High-speed on the horizon for Mother Lode customers

A long-awaited project to bring high-speed Internet to Tuolumne County is nearing completion following a multi million dollar investment in fiber-optic cables.

Comcast today announced plans to launch its state of the art television, Internet and phone services beginning on Dec. 6. The new services are based on a 138,000-mile network of fiber-optic cables that promise to deliver data transfer speeds many times faster that what is currently available.

The Philadelphia-based company has invested more than $3 million to

build the data line over the past year, according to Andrew Johnson,

Comcast vice president of communications.

"We really believe the rural markets present a major opportunity," he said.

The company began building the new fiber optic line in May in parts

of western Tuolumne County. Johnson said customers who have access to

Comcast's basic Internet service now will be able to upgrade to the

high-speed line as soon as it becomes operational, but the cables

likely won't be extended to areas that don't already have Comcast

services.

Towns including Sonora, Jamestown, Twain Harte, Columbia and Mi-Wuk

Village will have access to the fiber-optic lines and Comcast's Xfinity

brand of services.

Rates for residential customers vary widely depending on the types

of services or channels they are interested in. Johnson said customers

can sign a two-year contract for "Triple Play" and lump their cable TV,

Internet and phone service together. The price for that plan is $99 a

month for the first year and after that, the price per month rises to

$129.

In addition, high-definition channels will be available to Tuolumne

County customers for the first time. The HD plan is similar to the

standard TV plan, but costs about $20 more per month.

"A lot of people have invested in flat panel HD TVs and haven't been able to use HD before now," Johnson said.

Internet-only plans range in price from roughly $40 per month for

processing speeds of 15 megabytes per second, to $105 per month for

speeds of up to 105 megabytes per second.

There are low speed tiers for people who only need Internet service

to check e-mail, but bandwidths climb precipitously for plans that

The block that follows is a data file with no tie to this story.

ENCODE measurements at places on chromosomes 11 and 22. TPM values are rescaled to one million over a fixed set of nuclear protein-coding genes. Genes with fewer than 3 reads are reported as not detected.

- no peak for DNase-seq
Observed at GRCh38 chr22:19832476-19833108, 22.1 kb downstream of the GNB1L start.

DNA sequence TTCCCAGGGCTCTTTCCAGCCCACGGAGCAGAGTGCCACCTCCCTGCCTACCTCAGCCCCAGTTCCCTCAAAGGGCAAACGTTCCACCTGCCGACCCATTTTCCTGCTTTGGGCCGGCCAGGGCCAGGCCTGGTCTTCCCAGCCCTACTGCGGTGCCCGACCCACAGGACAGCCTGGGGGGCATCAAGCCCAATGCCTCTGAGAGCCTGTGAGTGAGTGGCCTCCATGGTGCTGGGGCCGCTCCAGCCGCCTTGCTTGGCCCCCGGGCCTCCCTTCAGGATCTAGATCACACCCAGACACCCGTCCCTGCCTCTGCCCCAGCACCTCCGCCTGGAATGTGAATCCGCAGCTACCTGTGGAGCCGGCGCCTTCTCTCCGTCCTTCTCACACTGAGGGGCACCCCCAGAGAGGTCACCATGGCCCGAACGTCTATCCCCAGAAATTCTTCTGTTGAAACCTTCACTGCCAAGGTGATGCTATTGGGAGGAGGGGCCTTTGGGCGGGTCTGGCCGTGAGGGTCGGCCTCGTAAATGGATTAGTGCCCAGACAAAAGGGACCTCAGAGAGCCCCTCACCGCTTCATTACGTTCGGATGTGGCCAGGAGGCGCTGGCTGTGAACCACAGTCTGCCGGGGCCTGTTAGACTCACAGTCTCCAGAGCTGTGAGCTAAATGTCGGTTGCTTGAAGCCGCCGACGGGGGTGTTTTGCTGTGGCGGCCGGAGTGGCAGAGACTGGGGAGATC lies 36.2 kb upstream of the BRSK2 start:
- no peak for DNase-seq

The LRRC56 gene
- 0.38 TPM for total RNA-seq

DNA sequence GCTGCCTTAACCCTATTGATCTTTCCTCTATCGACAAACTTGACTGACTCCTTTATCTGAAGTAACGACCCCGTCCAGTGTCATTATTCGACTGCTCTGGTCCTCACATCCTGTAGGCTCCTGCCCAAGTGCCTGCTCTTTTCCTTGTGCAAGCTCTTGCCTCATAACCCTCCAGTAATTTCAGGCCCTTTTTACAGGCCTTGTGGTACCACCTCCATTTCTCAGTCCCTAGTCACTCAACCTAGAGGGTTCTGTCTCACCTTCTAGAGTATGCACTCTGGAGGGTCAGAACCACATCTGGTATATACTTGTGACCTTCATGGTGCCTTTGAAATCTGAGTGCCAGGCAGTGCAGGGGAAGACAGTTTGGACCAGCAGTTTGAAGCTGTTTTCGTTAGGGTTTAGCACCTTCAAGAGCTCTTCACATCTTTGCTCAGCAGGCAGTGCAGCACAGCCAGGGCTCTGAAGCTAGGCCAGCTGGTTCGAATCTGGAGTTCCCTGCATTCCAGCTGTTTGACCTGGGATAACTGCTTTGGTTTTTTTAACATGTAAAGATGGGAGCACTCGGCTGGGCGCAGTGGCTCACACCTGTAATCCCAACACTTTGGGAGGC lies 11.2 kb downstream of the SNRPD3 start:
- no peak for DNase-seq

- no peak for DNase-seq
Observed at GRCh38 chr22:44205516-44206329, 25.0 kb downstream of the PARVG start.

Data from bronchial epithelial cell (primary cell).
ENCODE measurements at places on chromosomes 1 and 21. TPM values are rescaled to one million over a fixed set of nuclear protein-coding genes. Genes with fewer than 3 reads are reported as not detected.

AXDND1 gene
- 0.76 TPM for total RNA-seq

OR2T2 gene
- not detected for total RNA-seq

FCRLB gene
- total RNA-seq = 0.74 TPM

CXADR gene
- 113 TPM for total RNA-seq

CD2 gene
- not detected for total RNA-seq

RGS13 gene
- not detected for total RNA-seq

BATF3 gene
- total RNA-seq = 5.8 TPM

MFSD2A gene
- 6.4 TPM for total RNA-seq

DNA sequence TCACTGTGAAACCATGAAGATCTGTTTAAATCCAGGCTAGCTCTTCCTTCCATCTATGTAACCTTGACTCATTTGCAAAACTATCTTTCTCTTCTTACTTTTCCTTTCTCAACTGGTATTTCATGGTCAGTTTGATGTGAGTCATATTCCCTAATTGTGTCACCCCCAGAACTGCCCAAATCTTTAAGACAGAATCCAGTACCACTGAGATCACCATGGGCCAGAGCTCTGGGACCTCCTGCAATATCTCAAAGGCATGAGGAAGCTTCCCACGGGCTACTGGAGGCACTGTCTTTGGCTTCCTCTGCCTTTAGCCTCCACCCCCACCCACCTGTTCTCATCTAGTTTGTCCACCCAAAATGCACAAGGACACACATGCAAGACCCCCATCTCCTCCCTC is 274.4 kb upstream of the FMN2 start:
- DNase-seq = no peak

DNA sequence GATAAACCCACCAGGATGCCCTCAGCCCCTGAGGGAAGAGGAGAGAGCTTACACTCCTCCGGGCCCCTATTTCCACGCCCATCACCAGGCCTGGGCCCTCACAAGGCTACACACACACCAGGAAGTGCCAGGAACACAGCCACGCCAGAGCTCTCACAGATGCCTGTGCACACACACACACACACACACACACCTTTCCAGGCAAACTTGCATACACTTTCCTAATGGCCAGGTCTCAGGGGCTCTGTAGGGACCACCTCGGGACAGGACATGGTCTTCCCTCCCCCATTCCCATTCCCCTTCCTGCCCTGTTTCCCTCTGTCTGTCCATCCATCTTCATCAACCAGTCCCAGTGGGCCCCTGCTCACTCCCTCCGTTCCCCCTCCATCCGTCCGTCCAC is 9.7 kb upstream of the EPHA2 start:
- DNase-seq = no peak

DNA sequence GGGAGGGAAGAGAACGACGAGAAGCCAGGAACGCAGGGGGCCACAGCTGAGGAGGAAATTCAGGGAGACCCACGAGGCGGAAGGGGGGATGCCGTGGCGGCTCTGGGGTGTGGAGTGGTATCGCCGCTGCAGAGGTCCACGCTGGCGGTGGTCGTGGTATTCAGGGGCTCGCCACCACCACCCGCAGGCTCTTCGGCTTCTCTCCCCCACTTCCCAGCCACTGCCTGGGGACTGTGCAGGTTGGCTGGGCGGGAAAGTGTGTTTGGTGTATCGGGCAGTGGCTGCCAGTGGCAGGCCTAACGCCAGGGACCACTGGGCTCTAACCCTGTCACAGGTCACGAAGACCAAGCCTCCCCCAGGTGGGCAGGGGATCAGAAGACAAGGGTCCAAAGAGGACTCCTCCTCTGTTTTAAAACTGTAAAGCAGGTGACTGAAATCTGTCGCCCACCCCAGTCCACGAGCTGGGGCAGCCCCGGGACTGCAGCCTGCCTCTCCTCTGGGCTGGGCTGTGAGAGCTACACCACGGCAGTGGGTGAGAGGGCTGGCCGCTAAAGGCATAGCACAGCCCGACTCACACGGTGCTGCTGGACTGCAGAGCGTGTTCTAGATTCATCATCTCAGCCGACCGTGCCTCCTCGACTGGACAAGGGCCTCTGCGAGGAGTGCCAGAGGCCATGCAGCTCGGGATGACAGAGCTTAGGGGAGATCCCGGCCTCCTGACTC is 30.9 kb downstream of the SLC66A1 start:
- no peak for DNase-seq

target hard-core online gamers or web users who frequently download

movies, Johnson said.

For example, the cheapest plan will enable users to download a

1,500 megabyte movie in about 16 minutes, while the people who pay for

the premium "Extreme 105" plan will complete the same task in less than

two minutes.

Johnson said rates for businesses will vary depending on what data

speeds they require, but that in nearly all cases they will get faster

speeds for 30 percent to 40 percent less money.

With the updated lines, customers will have access to a wide

variety of apps both iPhone and Android platforms. People will be able

to see TV schedules or set recordings from their smart phones or iPads

as well. Other features, like HD Skype and remote home security

systems, will become available sometime next year, he said.

Johnson said the biggest challenge will be educating the public

about the numerous changes that will soon take place in Tuolumne

County's telecommunications network.

"It's going to be like trying to take a drink from a fire hose," he said.

The high-speed data lines work along a trunk and branch system that

uses fiber optic cables to transmit vast amounts of data over long

distances, while traditional coaxial cables connect the main line to

homes.

Comcast is the largest cable TV and Internet provider in the

country and has more than 22 million customers nationwide, with 2.2

million in Northern California.

Contact Ryan Campbell at rcampbell@uniondemocrat.com or 588-4526.

11853406
The Union Democrat
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